Green Tile: A Perfect Fit for the Sustainable, Greenbuilding Marketplace
May 2nd, 2008

May-June 2008

By Zoe Voigt

Green – it isn’t just forest, kelly, or lime anymore. These days, green is more likely to refer to environmentally friendly products and buildings that are not only better for the earth, but also health-ier for those using the built space.
Although there may be a learning curve for you and your customers, the green movement is very relevant to flooring and is gaining momentum. Ultimately, the tile industry stands to benefit by this shift toward environmental responsibility because tile is inherently greener than many other flooring options.

Green is everywhere and it isn’t going away
Terri Boyd, president of Craftsman Court Ceramics in Scottsdale, AZ, says, “I’m seeing people ask for green products more and more. We never had anyone ask before this year, but now more people are requesting it.”
In newspapers and consumer publications, environmentally friendly products abound. “I’m seeing more of a demand both in the local shelter magazines and with people coming in and asking for green products,” says Boyd. “There’ve been more articles about it and it really seems to be coming to the forefront.

“I deal mainly with designers and architects, but the end-users are starting to think about sustainable design, too. Designers will be forced to ask about environmentally friendly products.”

As the shift toward sustainability and environmental health increases, it will be important to stay informed on the subject. For tile dealers, in fact for everyone in the building industry, the challenge will be in understanding the many aspects to the green movement and all the certifications that go along with it.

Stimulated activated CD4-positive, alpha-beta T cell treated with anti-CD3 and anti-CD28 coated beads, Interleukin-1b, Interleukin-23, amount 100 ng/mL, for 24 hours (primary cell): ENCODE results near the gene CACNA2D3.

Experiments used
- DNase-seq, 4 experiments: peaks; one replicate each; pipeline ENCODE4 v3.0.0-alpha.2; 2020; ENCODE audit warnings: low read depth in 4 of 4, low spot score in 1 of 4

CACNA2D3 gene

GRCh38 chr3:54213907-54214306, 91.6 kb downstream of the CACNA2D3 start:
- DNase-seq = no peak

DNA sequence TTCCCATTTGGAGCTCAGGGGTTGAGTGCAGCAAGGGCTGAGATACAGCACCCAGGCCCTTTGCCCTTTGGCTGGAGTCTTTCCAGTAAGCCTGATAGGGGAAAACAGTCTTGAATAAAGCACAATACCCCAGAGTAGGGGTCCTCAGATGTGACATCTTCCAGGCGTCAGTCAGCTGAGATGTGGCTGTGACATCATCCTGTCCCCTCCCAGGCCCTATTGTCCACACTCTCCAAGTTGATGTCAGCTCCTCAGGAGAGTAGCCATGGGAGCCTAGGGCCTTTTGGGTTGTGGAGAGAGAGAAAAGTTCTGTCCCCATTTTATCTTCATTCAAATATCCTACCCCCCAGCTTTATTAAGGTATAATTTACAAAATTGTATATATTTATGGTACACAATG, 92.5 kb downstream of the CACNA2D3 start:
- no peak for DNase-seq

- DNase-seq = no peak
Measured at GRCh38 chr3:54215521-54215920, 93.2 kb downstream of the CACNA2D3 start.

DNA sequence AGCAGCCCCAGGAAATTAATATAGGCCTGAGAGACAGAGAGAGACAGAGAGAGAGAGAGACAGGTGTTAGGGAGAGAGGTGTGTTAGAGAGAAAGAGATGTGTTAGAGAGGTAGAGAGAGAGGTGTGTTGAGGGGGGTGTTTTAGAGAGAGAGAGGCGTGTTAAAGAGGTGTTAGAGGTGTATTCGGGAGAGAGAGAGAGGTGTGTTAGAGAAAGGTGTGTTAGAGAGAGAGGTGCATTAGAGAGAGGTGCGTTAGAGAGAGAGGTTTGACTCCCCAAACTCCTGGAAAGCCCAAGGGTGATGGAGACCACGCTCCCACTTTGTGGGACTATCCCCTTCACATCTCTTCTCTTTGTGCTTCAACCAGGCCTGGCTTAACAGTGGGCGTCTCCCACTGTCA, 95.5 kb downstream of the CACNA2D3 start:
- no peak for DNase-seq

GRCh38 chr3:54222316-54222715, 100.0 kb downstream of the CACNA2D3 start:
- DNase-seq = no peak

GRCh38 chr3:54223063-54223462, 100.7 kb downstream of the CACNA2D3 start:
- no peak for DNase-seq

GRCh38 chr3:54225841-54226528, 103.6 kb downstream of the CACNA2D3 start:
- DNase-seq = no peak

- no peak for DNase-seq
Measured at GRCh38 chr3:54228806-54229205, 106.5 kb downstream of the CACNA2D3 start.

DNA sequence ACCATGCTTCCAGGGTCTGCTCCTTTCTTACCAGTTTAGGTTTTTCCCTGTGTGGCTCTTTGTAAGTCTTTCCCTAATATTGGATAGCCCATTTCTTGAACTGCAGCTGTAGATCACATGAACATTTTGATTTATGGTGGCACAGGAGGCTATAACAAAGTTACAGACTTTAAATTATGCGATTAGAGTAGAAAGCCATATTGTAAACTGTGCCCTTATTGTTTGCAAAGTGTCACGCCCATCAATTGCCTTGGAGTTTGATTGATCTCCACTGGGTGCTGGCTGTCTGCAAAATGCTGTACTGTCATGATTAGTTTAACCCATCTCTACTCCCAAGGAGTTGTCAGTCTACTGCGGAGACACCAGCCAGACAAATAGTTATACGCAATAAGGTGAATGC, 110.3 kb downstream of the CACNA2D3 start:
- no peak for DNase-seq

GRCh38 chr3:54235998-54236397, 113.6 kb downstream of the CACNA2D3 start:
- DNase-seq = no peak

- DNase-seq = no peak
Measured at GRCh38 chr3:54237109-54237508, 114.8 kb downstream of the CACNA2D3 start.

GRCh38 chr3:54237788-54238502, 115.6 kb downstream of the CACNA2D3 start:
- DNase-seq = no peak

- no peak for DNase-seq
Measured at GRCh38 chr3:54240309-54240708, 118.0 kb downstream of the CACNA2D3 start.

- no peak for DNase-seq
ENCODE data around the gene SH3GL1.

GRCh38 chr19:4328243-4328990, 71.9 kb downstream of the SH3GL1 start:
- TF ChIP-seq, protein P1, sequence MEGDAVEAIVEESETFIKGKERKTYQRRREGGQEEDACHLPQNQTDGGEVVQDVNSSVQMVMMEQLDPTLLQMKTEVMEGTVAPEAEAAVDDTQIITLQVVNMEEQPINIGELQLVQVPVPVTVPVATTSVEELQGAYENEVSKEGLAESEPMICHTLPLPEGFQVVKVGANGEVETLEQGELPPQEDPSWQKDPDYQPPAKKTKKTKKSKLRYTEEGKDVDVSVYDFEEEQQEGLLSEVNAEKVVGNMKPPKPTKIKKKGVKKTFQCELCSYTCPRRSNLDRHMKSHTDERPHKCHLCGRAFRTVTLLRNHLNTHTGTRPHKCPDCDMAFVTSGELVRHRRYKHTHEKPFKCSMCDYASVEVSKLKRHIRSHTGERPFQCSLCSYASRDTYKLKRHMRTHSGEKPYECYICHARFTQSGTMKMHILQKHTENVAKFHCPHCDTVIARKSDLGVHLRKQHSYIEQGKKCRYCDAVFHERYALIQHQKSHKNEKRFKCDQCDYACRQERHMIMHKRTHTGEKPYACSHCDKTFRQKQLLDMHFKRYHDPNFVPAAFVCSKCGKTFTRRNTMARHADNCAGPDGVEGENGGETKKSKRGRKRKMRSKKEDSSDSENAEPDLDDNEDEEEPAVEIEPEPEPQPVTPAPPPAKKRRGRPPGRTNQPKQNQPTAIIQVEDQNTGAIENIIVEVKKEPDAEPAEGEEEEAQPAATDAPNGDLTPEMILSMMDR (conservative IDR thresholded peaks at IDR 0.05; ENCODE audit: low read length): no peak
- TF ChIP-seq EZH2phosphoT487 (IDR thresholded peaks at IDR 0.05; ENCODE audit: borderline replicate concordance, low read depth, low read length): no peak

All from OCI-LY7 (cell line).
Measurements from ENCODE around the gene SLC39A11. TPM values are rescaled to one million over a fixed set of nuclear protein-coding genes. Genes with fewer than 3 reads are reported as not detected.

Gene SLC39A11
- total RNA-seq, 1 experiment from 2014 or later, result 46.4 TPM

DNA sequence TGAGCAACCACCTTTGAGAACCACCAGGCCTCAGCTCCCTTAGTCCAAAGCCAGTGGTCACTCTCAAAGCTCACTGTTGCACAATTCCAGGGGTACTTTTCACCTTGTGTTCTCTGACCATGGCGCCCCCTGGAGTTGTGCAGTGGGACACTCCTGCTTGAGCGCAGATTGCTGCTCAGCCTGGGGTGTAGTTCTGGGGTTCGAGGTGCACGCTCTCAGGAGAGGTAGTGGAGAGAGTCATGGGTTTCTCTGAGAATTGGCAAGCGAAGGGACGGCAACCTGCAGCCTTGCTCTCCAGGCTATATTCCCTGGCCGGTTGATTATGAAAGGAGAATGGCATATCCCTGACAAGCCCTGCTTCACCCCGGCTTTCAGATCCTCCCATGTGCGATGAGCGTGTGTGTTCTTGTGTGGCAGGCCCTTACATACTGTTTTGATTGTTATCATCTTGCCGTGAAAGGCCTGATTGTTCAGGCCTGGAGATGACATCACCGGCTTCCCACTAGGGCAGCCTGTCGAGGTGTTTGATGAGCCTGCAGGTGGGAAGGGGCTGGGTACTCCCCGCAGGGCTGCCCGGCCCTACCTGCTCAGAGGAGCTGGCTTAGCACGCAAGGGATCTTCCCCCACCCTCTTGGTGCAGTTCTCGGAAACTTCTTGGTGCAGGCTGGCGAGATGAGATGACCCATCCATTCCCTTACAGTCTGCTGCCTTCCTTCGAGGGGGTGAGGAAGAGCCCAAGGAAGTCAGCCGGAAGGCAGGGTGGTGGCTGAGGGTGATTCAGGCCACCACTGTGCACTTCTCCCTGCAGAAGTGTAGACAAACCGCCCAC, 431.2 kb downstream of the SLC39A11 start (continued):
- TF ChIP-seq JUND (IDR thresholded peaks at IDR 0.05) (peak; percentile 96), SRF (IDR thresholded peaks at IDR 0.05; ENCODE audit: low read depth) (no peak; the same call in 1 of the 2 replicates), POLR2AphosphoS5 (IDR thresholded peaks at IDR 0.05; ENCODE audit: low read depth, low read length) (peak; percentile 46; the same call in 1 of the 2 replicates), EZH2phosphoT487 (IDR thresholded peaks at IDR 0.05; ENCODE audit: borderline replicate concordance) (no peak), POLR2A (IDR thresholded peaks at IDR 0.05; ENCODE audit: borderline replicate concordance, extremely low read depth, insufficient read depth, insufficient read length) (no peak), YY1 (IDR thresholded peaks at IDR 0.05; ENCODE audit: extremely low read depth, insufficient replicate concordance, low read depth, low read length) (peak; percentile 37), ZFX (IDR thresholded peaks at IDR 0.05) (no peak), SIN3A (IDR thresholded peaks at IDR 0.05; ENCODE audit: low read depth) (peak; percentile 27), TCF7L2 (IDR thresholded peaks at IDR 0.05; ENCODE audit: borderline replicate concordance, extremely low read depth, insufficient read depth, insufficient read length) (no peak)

Get the facts
Patti Fasan, of Professional Attention to Tile Installations, recommends that tile retailers, “Research and know the facts. Platitudes on how green your product is without substance are everywhere and do not distinguish the store as green, honest or believable. Back up your claims with actual data and don’t over-state the product or industry’s efforts towards sustainability.”

As more consumers, designers and architects turn towards the green movement, they are going to be coming into flooring showrooms armed with more and more knowledge on what is and isn’t green.

The trouble is, even though you and your customers may have good intentions regarding the use of green products, it can be challenging to pin down exactly what that means—which suppliers offer green and which are just “green washing,” or slapping a meaningless label on their boxes. Many manufacturers claim that their products are green, but how can one be sure?

Fasan suggests that retailers, “Focus on health, safety, air quality, and landfill issues, as ceramic tile achieves an excellent report card in all of these areas.”

What does it mean to be green?
Greenness isn’t just about recycling. Some of the factors to consider in deciding if a product is green include sustainability, life cycle impact, indoor air quality, emissions, soil erosion, efficient use of water, transportation, and of course, use of recycled materials—of which there are multiple kinds.